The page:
The Naxalite Movements in India: Is it a Lost Cause

By Sarah Poulose and Lakshmi Rajagopalan.

Published by The Social Sciences Collection

Format Price
Article: Print $US10.00
Article: Electronic $US5.00

Whenever the legal system of a country becomes rigid, co-ercive and inaccessible, people oppose the system and seek a better societal order. The naxalite movement, which started as an agrarian uprising, became a social movement that worked outside law to change the law. It is ironical that a movement, which started for the betterment of the society, turned out to be anti-social. This movement raised some pertinent questions regarding the inequalities in the society. But the means adopted by the protagonists was highly impractical; challenging the bayonets with bamboo sticks was only a romanticized form of revolution, not a practical one. Changing the inequalities in the society by terrorizing a few innocents proved to be a wrong strategy. The establishment looked at the naxalites as lawbreakers and anti social elements. The key role players were the members of the middle class society who were mislead by a selected few. It proved to be a lost cause. Some leaders made capital out of this ideological struggle and spearheaded a proletarian dictatorship. The establishment could not bring back the astrayed members to the mainstream. Does the movement give an alternative system? The movement, which started as an alternative system to bring justice to the oppressed classes, could not achieve its aim through the adopted means. But the vision it put forward were unique and different, the difference being mainly in the strategy. However the leaders of the movement and the government could not contain the issues raised by the movement. What can be done is to negotiate and bring such movements within a framework that runs parallel to the legal system. The authorities should institutionalize these movements as an alternative means to achieve the results desired by the legal system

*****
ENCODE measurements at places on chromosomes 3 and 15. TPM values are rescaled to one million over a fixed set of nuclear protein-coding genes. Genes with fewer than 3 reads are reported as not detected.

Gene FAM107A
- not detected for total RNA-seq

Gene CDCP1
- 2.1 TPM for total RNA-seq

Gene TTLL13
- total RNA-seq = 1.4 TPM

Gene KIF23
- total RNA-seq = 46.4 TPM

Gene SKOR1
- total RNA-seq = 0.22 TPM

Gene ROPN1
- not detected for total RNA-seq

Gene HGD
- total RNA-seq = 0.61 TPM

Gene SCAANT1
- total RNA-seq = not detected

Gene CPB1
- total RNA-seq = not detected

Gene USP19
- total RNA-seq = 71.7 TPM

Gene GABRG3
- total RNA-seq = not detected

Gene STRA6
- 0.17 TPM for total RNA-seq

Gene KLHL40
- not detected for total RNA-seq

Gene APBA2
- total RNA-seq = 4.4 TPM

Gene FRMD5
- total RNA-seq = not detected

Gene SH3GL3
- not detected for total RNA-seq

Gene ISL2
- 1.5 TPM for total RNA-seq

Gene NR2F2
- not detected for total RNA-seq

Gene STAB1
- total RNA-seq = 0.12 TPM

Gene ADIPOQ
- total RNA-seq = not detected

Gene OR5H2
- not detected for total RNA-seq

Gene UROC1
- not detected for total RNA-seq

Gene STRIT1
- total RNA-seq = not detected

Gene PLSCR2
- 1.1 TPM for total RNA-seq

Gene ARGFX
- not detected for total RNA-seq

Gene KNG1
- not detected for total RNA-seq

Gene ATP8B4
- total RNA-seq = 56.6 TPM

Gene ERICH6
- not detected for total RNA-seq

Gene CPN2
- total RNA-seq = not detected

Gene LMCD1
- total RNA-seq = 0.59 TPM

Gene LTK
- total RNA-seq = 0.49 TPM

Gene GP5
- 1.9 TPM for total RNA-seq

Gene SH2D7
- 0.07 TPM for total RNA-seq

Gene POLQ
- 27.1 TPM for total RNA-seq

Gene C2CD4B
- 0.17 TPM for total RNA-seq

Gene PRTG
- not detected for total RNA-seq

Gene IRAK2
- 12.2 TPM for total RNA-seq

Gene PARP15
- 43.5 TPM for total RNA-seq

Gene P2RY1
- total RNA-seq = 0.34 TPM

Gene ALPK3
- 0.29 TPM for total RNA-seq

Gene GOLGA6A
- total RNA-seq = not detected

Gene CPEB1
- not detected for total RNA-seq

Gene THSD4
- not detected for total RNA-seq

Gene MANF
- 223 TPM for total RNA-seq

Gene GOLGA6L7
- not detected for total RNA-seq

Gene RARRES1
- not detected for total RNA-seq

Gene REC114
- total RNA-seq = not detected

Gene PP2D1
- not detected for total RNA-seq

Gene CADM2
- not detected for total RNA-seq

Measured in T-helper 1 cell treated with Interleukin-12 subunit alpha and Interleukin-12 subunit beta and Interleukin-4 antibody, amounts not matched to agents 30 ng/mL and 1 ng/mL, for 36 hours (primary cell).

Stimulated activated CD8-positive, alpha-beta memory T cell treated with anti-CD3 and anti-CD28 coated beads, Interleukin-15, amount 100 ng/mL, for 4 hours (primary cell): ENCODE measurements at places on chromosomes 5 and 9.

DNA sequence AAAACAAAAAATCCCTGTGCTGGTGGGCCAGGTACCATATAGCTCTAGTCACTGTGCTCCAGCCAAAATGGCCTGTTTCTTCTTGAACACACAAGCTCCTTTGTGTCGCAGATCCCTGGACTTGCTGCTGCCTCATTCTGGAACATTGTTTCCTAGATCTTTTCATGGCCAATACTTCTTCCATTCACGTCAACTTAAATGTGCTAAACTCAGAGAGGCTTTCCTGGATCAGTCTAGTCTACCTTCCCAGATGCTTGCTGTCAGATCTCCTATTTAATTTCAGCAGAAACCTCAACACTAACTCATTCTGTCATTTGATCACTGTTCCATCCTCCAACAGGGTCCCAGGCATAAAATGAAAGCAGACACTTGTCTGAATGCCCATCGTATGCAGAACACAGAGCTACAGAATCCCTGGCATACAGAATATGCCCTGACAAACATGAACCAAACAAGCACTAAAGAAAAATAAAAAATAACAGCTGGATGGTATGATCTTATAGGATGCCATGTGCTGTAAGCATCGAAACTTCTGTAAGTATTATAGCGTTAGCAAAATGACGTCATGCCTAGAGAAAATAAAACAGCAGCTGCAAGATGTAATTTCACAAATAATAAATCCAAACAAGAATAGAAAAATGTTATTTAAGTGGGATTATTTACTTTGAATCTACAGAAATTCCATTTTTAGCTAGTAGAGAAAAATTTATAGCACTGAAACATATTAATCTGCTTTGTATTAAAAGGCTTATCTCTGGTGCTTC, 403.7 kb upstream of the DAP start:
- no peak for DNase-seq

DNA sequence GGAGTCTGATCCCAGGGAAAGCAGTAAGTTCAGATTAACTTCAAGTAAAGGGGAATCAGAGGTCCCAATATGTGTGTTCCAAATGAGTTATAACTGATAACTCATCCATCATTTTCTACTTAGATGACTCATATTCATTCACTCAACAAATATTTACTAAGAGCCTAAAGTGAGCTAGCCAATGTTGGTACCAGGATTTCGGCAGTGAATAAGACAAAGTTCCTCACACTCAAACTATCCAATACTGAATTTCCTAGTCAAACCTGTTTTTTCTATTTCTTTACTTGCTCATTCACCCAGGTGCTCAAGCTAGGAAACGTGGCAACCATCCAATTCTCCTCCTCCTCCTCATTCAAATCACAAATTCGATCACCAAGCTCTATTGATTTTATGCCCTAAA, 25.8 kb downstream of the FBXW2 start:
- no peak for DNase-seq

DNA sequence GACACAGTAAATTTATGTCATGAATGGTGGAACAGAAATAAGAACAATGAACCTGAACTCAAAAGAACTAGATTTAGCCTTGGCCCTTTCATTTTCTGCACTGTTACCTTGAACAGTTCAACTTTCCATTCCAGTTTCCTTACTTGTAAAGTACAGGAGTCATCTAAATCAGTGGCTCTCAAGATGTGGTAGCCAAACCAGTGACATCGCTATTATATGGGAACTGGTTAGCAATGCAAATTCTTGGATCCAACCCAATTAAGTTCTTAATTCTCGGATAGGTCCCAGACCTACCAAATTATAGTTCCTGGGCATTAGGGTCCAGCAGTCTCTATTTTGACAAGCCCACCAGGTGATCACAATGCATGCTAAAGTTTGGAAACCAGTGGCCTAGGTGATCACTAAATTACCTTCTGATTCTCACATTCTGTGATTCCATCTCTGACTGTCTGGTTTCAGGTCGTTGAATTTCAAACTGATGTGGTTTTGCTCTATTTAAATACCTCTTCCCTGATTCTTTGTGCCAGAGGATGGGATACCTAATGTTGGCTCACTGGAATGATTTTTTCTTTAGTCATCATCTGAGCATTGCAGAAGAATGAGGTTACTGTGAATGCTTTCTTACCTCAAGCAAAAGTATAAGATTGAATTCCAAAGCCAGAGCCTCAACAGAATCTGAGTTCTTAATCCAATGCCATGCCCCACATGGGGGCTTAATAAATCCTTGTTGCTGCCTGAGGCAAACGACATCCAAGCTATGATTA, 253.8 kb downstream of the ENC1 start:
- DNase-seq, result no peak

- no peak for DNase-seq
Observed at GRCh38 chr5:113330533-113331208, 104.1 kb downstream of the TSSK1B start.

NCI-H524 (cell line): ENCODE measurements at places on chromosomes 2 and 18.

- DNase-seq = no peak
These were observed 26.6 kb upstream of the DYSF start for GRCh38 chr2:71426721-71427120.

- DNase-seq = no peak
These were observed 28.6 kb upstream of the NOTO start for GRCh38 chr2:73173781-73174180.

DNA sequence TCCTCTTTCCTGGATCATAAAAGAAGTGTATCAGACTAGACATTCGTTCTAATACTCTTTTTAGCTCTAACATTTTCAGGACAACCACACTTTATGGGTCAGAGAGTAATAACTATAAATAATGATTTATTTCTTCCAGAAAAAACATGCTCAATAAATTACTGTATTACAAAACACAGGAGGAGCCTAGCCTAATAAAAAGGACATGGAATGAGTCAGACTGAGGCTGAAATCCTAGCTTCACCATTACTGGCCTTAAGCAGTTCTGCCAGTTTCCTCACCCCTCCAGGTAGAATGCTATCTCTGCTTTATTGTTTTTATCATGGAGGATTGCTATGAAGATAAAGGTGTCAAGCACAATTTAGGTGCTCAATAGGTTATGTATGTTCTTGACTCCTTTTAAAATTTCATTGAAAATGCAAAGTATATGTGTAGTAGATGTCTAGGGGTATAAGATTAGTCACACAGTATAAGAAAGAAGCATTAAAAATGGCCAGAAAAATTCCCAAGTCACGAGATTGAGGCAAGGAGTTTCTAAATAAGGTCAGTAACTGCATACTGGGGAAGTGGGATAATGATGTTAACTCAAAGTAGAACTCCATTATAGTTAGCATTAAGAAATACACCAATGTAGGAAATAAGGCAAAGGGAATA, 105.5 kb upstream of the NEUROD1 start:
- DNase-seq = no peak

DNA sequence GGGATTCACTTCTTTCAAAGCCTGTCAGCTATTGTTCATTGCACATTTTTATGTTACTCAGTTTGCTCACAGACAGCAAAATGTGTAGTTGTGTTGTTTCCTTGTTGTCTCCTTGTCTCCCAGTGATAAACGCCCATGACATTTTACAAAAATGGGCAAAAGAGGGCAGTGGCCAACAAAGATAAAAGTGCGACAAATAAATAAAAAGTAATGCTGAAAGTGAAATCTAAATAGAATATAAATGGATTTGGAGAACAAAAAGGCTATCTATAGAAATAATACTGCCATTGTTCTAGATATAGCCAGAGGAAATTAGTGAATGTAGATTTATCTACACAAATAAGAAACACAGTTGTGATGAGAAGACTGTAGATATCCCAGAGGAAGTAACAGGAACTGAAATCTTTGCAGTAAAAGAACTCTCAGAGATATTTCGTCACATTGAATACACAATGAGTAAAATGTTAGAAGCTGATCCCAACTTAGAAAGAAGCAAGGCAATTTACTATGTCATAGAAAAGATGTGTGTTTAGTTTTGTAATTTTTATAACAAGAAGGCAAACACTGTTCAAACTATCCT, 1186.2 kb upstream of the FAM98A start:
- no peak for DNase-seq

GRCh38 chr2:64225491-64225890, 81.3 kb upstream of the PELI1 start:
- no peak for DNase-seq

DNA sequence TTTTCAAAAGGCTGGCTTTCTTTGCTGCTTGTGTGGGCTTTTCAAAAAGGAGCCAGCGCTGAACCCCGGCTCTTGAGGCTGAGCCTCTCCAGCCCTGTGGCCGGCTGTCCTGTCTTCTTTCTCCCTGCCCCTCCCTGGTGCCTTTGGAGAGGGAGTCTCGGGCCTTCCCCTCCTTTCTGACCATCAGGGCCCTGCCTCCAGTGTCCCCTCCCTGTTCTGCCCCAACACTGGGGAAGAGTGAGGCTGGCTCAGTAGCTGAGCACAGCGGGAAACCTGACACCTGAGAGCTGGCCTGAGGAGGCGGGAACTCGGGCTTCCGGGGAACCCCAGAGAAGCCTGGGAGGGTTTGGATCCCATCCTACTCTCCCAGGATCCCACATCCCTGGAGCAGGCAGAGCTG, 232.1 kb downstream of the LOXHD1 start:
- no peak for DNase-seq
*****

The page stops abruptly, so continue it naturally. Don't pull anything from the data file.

Keywords: Violence, legitimacy, Law, Naxalite Movement

The International Journal of Interdisciplinary Social Sciences, Volume 2, Issue 3, pp.325-330. Article: Print (Spiral Bound). Article: Electronic (PDF File; 510.773KB).

Sarah Poulose

National University of Advanced Legal Studies, Cochin, Kerala, India

Lakshmi Rajagopalan

National University of Advanced Legal Studies, Cochin, Kerala, India


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